For various reasons (e.g. noise, fuel savings), some airlines allow single engine taxiing. Obviously, this produces an asymmetric thrust during the taxi. If the left engine is used, the aircraft always wants to steer to the right. How is this compensated? Do pilots use the tiller all the time to countersteer, or pedals, or brakes? Is there a possibility to "trim" the aircraft during taxiing?
First off, the thrust asymmetry problem is far less pronounced in large jet aircraft as compared with light twin engine propeller driven aircraft. Secondly, taxi operations generally don’t use very much thrust, with the engines often at idle power during this process, only requiring brief bursts of moderate thrust to get the aircraft moving from standstill.
Taxiing small, light twins can be difficult in an OEI (One Engine Inoperative) scenario, in many cases being almost impossible to turn the airplane sharply toward the good engine. Sometimes pilots will simply turn the aircraft only towards the dead engine and perform a 270° turn toward the dead engine instead of attempting to turn the airplane toward the good engine, should a turn toward the good engine be required. Sometimes, as a loss of an engine becomes an emergency situation, a light twin pilot will sometime just shut down on the runway or on a turnoff, then just have the aircraft towed back as opposed to attempting to taxi it with an OEI.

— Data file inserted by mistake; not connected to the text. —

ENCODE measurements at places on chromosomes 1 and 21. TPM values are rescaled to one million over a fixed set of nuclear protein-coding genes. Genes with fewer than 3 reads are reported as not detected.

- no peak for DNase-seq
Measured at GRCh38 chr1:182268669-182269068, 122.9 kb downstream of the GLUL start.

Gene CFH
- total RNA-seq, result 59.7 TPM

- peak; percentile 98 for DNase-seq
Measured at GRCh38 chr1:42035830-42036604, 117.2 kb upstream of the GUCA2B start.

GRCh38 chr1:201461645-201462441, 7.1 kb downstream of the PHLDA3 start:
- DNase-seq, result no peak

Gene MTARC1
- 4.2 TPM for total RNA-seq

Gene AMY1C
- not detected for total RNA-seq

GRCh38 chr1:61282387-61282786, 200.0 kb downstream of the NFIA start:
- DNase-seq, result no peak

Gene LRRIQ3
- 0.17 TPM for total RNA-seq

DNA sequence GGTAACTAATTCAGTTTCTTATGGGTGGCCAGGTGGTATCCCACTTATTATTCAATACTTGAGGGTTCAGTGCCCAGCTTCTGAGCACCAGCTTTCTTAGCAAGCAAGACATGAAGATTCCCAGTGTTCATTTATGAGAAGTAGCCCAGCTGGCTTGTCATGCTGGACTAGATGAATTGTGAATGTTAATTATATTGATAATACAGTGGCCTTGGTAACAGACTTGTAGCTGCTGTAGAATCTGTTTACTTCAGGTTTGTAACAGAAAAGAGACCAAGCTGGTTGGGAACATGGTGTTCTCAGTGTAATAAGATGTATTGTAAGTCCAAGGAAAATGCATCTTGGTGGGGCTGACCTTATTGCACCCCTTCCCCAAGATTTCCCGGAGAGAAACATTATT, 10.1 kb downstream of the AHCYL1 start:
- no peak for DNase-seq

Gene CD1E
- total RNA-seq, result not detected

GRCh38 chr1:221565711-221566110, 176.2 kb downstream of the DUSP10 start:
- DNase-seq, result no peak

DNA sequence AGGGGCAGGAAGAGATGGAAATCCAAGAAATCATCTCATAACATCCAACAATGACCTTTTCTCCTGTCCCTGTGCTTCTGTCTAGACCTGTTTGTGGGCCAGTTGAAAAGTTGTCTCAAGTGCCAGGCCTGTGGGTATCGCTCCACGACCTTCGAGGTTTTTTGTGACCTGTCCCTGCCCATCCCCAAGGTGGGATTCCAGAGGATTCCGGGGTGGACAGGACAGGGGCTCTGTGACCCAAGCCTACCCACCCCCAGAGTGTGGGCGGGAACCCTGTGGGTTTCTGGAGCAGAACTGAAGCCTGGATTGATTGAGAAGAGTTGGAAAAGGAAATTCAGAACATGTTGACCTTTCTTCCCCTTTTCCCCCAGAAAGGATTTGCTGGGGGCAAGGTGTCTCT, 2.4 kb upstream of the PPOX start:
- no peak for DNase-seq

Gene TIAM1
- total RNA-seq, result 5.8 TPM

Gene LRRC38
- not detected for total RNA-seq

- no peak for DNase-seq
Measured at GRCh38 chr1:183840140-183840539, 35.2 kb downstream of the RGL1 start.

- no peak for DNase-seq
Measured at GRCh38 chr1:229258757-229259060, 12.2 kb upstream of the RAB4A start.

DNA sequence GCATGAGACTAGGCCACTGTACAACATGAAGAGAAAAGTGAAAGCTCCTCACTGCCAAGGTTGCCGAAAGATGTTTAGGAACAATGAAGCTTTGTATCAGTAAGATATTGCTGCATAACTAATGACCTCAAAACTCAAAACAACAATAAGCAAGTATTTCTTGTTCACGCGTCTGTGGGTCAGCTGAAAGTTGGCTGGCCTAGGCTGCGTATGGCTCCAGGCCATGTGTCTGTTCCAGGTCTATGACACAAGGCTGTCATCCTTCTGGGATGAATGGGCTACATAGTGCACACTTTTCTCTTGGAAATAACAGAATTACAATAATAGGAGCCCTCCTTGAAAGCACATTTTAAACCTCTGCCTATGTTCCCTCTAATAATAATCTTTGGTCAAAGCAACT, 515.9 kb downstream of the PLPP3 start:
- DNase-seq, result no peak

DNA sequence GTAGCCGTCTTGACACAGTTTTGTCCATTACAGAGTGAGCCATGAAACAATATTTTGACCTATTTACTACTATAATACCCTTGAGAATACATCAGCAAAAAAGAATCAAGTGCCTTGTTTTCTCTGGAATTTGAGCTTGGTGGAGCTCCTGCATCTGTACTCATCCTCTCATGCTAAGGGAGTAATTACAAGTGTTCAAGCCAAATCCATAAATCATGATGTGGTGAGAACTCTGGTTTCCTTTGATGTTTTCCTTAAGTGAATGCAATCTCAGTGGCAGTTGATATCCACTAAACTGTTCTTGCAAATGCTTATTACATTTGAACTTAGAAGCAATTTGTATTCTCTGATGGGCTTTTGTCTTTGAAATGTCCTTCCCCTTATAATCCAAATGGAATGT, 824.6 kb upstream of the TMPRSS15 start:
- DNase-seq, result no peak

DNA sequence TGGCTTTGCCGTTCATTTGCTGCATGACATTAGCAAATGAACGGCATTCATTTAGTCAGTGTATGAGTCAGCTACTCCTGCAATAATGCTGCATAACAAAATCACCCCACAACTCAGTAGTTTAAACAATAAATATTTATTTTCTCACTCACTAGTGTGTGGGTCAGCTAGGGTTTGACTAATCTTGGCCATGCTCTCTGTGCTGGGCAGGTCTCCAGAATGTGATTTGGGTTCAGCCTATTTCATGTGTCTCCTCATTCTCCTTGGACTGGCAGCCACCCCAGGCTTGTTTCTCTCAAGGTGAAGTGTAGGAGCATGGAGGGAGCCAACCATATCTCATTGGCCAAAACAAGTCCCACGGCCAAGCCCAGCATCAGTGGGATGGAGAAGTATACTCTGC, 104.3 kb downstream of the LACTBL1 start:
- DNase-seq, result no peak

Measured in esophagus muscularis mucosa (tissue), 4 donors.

Asymmetric thrust can also be used by light twin aircraft to perform even sharper turns at slow speeds, with the pilot simply advancing the throttle to the engine on the outside of the turn while leaving the throttle on the inside of the turn at idle. This can also be useful for maintaining directional control while taxiing, taking off and landing in strong crosswind conditions, since it requires less rudder input to correct.
Very little thrust is required to maintain a quite adequate taxi speed. So although a small of amount of yaw is produced, it is very easily compensated for by the use of nose-gear steering.